Also Read: What is Vegetarianism?
Cucumbers belong to the cucurbit family, like pumpkins and squash. They’re quite popular, so let’s talk about them separately. These salad ingredients come in various types. Some are firm and bitter, others have tender skin with a mild sweetness, and some are great for pickling. Despite their taste, it’s important to note that cucumbers are technically fruits, not vegetables.
3. Sweet Peppers, Chilli, and Capsicum
Sweet bell peppers, chillies, and capsicums all belong to the same family. Capsicums are like berries with seeds inside. Interesting fact: Columbus named them ‘peppers’ because their spiciness reminded him of black pepper. The Aztecs originally called them chilli. Peppers come in different types, ranging from extremely spicy to the sweet ones we like in salads. It’s surprising, but they’re actually fruits, not vegetables.
4. Pumpkin and Squash
Pumpkin and squash belong to the cucurbit family, which also includes winter squash, summer squash, courgette/zucchini, cucumber, gherkin, and melon. These are like a bunch of siblings with various characteristics. These ‘fruits’ come from the flowers of a plant that looks like a vine and can either crawl on the ground or climb up a trellis.
It’s like they’re family members growing in different ways but still connected. There are lots of different kinds of pumpkins and squash, each with its own special features. Some like to spread out on the ground, while others prefer to climb up high. So, it’s a big family with lots of choices and each one has its own story to tell!
Originally from the Eastern Mediterranean region, olives are indeed fruits! Surprisingly, freshly picked olives are extremely bitter. To make them enjoyable, they must undergo a curing process using water or brine made of salt and water, or salt, vinegar, and water, or just salt alone. This curing method is essential to eliminate the bitterness-causing oleuropein compound, transforming olives into delicious treats. It’s interesting to note that olives are fruits, not vegetables.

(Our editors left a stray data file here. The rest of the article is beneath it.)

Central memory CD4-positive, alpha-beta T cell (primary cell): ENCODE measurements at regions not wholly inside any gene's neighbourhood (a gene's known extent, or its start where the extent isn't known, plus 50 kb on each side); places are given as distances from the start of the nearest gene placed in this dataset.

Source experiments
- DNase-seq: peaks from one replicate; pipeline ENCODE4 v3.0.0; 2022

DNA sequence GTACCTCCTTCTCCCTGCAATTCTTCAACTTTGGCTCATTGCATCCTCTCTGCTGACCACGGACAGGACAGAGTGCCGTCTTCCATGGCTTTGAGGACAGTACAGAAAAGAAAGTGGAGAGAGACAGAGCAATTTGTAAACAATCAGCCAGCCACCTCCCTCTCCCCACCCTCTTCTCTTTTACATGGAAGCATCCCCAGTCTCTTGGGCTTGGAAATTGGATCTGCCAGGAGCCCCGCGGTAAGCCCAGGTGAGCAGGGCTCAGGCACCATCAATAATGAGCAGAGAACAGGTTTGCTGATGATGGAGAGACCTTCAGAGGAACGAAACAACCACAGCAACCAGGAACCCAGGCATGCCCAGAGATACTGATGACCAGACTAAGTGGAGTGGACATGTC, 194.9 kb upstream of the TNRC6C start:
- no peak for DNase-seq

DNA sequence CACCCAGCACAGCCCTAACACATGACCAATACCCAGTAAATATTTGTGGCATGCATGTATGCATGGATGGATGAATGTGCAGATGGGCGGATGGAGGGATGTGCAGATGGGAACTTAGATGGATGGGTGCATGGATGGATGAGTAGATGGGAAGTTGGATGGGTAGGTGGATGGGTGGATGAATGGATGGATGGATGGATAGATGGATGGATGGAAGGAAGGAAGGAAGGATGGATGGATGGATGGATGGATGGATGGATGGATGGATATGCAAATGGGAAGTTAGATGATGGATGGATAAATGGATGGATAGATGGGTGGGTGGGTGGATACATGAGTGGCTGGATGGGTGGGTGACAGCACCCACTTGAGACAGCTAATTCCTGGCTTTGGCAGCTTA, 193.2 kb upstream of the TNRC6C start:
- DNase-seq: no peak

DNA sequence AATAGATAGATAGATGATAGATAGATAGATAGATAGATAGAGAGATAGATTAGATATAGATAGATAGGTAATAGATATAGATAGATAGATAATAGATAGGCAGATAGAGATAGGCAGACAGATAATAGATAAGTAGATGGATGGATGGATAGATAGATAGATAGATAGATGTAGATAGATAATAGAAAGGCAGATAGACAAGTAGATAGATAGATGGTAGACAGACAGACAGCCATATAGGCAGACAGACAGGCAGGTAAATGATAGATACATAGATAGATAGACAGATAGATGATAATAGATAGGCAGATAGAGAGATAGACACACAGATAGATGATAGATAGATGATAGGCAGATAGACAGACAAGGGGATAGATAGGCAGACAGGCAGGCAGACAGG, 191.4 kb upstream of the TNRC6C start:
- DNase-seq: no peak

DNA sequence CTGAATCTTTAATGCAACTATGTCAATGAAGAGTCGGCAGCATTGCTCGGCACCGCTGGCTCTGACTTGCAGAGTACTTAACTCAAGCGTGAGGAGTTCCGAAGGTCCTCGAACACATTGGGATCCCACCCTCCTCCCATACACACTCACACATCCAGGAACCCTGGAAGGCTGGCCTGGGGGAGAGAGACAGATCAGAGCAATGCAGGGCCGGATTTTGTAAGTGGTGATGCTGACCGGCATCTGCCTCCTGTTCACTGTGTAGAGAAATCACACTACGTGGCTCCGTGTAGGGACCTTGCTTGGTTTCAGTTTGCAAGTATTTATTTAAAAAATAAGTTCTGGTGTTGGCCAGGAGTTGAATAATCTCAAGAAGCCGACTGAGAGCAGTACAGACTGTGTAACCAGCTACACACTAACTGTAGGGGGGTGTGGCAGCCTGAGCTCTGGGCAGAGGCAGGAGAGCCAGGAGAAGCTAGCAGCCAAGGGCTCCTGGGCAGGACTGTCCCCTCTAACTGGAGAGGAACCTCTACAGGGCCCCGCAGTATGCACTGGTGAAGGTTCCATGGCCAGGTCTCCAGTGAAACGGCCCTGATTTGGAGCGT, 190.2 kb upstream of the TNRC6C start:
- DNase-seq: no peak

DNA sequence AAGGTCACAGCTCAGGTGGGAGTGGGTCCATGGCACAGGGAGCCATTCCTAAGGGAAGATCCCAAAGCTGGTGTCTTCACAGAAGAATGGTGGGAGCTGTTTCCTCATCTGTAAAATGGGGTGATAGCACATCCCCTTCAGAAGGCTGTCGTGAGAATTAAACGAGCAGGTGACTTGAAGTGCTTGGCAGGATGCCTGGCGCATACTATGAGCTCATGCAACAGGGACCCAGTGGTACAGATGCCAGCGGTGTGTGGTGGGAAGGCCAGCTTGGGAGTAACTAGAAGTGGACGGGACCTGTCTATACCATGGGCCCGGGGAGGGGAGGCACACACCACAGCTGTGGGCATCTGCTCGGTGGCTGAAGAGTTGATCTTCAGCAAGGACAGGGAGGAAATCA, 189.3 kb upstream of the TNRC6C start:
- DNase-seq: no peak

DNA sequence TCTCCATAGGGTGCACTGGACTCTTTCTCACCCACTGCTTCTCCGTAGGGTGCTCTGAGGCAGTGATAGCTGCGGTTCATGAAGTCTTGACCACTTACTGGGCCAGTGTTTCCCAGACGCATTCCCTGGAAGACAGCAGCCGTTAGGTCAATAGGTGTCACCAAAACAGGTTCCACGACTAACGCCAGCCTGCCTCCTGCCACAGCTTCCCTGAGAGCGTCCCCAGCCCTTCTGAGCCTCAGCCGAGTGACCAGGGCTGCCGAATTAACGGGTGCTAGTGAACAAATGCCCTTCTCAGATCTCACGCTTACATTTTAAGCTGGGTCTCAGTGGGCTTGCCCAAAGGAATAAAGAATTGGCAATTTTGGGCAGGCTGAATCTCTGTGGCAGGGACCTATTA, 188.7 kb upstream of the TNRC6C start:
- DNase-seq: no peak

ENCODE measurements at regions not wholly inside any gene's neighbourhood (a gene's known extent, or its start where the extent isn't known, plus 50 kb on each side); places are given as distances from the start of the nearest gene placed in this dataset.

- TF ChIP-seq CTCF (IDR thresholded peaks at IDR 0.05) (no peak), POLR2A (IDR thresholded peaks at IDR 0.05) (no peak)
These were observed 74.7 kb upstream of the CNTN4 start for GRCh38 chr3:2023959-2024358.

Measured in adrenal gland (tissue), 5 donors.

Whether you call it aubergine or eggplant depends on where you are in the world. Despite being commonly known for its dark purple colour, the eggplant is actually a fruit. It comes in various shapes, sizes, and colours beyond the familiar purple hue. One popular use of eggplant is in the Middle Eastern dip called baba ganoush.
Its meaty-like texture also makes it a great substitute for meat in various dishes. With its versatility and range of varieties, eggplant adds a unique touch to culinary creations around the globe.
7. Sweet Corn
I recently discovered something surprising about sweet corn – it’s actually a fruit! Each small ‘grain’ on the corn cob is considered a fruit. Sweet corn usually has a yellow color, but it can also be found in white, blue, red, and green varieties.